Solar industry seeing results from diversity program


In October 2021, Solar Energy Industries Association (SEIA) launched its Diversity, Equity, Inclusion and Justice (DEIJ) Certification Program, which encourages broad participation across the clean energy industries and rewards companies working to create a more inclusive work environment, serve their communities, and attract, hire, promote, and retain diverse talent. In its newly released annual report that chronicles the program’s impact in its first year, SEIA notes that companies across the value chain are using the program’s 34 modules to raise the bar for DEIJ work in the clean energy sector.

In her introduction to the annual report, Abigail Ross Hopper, president and CEO of SEIA pointed out that just few years ago the thinking was that because the industry was so young and still growing, they had time to strategize and to “do it right from the start”. But now the solar industry is a $33 billion industry that employs more than 250,000 workers in every state in the country, and the time is now.

“If we want the solar workforce to keep pace with the clean energy boom around the corner, complacency is not an option,” said Hopper. “We cannot expect equity to grow organically, and the actions we take today will impact our ability to reach our goals in the Solar+ Decade. Tools like the DEIJ Certification Program are absolutely necessary to close the gap between talk and action, and we look forward to building on the successes of this important program.”

The 45 companies enrolled in the certification program represent the entire solar value chain, from project developers, engineering, procurement and construction (EPC) firms, manufacturers, financiers to nonprofit organizations.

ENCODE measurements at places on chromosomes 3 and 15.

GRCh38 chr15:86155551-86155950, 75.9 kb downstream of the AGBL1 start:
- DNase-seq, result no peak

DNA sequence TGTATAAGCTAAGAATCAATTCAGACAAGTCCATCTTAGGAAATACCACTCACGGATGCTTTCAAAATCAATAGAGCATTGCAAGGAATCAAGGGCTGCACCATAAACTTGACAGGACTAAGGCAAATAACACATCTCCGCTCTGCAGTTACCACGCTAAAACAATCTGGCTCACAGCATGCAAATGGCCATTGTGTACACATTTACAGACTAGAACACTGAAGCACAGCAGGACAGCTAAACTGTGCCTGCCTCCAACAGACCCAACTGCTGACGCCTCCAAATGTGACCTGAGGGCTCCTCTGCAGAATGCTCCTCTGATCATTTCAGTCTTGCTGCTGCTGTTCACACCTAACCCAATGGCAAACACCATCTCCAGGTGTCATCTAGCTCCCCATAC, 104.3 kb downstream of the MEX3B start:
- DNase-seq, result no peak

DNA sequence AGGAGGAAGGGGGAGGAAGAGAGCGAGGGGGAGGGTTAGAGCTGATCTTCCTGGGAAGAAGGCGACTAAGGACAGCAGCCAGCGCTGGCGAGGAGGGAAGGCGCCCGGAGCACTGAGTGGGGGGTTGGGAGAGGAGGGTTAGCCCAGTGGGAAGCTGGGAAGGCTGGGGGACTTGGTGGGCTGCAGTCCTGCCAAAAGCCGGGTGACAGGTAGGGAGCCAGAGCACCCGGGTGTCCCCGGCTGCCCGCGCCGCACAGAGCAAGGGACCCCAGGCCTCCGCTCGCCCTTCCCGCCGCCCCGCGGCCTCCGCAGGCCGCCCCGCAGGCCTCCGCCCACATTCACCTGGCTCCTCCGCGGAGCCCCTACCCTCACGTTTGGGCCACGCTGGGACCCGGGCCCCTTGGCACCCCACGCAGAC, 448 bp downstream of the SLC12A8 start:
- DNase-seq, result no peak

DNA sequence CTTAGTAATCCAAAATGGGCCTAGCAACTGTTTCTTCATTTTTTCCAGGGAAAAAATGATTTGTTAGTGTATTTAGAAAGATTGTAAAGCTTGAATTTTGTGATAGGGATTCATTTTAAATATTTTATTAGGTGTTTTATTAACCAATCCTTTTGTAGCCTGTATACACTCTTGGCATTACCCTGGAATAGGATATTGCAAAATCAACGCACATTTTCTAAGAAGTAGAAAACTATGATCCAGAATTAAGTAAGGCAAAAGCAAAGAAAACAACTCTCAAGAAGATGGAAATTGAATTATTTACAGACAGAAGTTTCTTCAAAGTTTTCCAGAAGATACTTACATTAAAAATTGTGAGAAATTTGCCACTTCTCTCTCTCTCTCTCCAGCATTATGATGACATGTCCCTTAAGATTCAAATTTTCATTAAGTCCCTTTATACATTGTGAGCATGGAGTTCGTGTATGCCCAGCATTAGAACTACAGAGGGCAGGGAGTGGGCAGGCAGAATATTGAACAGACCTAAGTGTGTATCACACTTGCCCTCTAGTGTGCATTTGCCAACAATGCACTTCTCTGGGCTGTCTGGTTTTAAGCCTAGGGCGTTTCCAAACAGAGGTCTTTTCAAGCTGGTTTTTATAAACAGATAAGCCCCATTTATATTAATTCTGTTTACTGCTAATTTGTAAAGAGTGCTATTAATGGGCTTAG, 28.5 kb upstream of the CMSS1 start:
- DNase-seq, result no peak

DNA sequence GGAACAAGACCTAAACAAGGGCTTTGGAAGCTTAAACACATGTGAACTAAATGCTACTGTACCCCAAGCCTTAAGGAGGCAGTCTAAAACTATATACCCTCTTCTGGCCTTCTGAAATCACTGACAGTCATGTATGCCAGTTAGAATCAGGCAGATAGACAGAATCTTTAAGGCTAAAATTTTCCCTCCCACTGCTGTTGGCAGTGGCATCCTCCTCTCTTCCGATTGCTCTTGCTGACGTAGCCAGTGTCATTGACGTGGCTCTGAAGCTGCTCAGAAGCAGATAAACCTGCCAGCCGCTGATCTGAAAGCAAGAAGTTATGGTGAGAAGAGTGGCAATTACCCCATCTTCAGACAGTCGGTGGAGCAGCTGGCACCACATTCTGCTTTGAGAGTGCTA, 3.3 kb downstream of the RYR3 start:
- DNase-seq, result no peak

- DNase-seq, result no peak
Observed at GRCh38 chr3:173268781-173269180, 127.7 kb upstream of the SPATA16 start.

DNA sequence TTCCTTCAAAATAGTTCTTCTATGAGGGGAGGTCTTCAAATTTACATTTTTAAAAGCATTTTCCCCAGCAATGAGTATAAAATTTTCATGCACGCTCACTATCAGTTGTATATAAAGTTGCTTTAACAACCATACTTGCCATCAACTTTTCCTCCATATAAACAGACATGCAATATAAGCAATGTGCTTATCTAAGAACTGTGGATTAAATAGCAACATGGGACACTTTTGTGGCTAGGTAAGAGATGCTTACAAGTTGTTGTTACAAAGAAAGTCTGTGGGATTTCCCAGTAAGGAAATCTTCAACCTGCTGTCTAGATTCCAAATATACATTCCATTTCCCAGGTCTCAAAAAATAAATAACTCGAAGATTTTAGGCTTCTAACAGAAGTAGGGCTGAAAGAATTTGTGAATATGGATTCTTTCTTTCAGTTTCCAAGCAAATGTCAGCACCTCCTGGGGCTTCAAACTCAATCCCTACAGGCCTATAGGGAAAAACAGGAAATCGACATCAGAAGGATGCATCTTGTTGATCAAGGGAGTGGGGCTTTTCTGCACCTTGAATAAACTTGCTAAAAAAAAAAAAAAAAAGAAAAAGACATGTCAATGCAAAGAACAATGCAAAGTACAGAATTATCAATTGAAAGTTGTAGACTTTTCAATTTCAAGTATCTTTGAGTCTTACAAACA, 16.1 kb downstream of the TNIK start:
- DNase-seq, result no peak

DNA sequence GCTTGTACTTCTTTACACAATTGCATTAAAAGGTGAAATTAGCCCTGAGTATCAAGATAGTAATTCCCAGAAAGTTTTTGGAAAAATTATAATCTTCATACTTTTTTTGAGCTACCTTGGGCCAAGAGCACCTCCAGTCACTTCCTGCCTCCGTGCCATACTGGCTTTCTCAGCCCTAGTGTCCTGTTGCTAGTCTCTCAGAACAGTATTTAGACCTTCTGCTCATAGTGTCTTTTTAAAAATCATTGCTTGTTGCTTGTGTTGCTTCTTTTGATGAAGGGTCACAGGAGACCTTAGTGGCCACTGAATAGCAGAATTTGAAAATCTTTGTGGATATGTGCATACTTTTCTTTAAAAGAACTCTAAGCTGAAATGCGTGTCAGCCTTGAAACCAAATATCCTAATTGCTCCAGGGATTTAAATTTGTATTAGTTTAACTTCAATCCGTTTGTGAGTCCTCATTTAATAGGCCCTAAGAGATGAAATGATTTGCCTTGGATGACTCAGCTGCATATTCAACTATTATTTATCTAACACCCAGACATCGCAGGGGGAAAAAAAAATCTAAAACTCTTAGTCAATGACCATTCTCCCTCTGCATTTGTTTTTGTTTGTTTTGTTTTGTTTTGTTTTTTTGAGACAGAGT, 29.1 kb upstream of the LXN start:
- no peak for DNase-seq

Of those 45 companies, 19 organizations achieved Bronze certification, two project developers achieved Silver (Forefront Power and Longroad) and one company, the manufacturer RES Group, achieving Gold. To achieve Gold certification, the company must have taken demonstrated and measurable steps to improve practices and policies.

“The solar and storage industry expects to generate more than $100 billion of annual investment by the end of the Solar+ Decade, and SEIA is laying the groundwork to ensure a diverse pool of stakeholders are uplifted by this wealth-building engine,” said Erika Symmonds, SEIA’s vice president of equity and workforce development.

Previous thinking was that DEIJ initiatives are too costly for small companies to take on. However, SEIA found that that does not seem to be the case. More than 75% of the companies participating in the program have fewer than 200 workers and 40% have fewer than 50 workers.

The report found that all companies enrolled in the certification program are not only doing diversity work internally, but they are all working externally with frontline communities. They also all have written DEIJ communication plans. And all of them have made DEI training available to staff. Half of them are offering unconscious bias training for hiring managers. And one-quarter use “buddy programs” in onboarding.

Companies enrolled in the DEIJ Certification program have access to monthy cohort meetings where they can discuss specific topics with others, and learn through collaboration. Some of the topics include supplier diversity, affinity groups, effective onboarding practices, and more.

SEIA is releasing several new program modules in 2023, including best practices for uplifting LGBTQ+ voices, offering inclusive health benefits, supporting apprenticeship programs, and creating inclusive spaces in the clean energy sector. Earlier in the year, SEIA released new modules about disability inclusion, mentorship and supporting military veterans in the workplace. Starting in Q1 2023, non-SEIA members will be able to enroll in the DEIJ Certification Program.

The DEIJ Certification Program was designed by Diversity Certified Professionals and uses an evidence-based approach to improve diversity practices within companies. The program was also designed so that all companies, regardless of their size, geographic footprint or resources, can achieve the highest levels of certification.

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